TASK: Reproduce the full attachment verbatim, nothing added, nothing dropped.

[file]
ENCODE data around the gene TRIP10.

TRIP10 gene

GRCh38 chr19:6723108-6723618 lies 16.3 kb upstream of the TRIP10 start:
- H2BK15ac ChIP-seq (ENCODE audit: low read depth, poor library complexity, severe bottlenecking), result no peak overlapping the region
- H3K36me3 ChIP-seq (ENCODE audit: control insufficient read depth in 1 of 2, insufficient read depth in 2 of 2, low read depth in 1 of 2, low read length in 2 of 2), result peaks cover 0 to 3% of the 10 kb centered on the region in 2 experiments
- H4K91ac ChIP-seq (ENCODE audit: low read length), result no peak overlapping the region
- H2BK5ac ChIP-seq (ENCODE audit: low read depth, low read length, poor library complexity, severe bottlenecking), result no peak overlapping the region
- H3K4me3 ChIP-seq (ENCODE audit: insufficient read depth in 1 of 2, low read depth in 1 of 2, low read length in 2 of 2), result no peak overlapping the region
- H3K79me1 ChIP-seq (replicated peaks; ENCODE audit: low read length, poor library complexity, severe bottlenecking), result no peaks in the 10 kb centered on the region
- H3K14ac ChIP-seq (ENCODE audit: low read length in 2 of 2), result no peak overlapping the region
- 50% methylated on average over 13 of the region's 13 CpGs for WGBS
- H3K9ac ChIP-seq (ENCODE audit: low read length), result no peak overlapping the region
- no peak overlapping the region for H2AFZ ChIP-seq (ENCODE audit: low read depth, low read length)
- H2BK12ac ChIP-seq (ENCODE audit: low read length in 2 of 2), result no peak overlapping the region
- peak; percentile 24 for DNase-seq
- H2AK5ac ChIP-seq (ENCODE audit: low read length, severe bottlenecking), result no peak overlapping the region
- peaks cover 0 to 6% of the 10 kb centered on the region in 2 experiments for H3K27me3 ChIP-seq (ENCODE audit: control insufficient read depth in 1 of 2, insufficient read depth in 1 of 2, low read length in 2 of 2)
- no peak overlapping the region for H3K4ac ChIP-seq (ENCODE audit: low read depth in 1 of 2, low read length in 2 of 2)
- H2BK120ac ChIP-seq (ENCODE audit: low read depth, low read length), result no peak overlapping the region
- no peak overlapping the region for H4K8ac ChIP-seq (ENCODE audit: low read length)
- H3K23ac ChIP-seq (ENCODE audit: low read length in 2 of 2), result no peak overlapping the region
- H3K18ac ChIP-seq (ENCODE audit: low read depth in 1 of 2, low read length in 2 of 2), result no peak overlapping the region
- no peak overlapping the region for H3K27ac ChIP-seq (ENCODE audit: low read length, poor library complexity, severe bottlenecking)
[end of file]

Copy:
ENCODE data around the gene TRIP10.

TRIP10 gene

GRCh38 chr19:6723108-6723618 lies 16.3 kb upstream of the TRIP10 start:
- H2BK15ac ChIP-seq (ENCODE audit: low read depth, poor library complexity, severe bottlenecking), result no peak overlapping the region
- H3K36me3 ChIP-seq (ENCODE audit: control insufficient read depth in 1 of 2, insufficient read depth in 2 of 2, low read depth in 1 of 2, low read length in 2 of 2), result peaks cover 0 to 3% of the 10 kb centered on the region in 2 experiments
- H4K91ac ChIP-seq (ENCODE audit: low read length), result no peak overlapping the region
- H2BK5ac ChIP-seq (ENCODE audit: low read depth, low read length, poor library complexity, severe bottlenecking), result no peak overlapping the region
- H3K4me3 ChIP-seq (ENCODE audit: insufficient read depth in 1 of 2, low read depth in 1 of 2, low read length in 2 of 2), result no peak overlapping the region
- H3K79me1 ChIP-seq (replicated peaks; ENCODE audit: low read length, poor library complexity, severe bottlenecking), result no peaks in the 10 kb centered on the region
- H3K14ac ChIP-seq (ENCODE audit: low read length in 2 of 2), result no peak overlapping the region
- 50% methylated on average over 13 of the region's 13 CpGs for WGBS
- H3K9ac ChIP-seq (ENCODE audit: low read length), result no peak overlapping the region
- no peak overlapping the region for H2AFZ ChIP-seq (ENCODE audit: low read depth, low read length)
- H2BK12ac ChIP-seq (ENCODE audit: low read length in 2 of 2), result no peak overlapping the region
- peak; percentile 24 for DNase-seq
- H2AK5ac ChIP-seq (ENCODE audit: low read length, severe bottlenecking), result no peak overlapping the region
- peaks cover 0 to 6% of the 10 kb centered on the region in 2 experiments for H3K27me3 ChIP-seq (ENCODE audit: control insufficient read depth in 1 of 2, insufficient read depth in 1 of 2, low read length in 2 of 2)
- no peak overlapping the region for H3K4ac ChIP-seq (ENCODE audit: low read depth in 1 of 2, low read length in 2 of 2)
- H2BK120ac ChIP-seq (ENCODE audit: low read depth, low read length), result no peak overlapping the region
- no peak overlapping the region for H4K8ac ChIP-seq (ENCODE audit: low read length)
- H3K23ac ChIP-seq (ENCODE audit: low read length in 2 of 2), result no peak overlapping the region
- H3K18ac ChIP-seq (ENCODE audit: low read depth in 1 of 2, low read length in 2 of 2), result no peak overlapping the region
- no peak overlapping the region for H3K27ac ChIP-seq (ENCODE audit: low read length, poor library complexity, severe bottlenecking)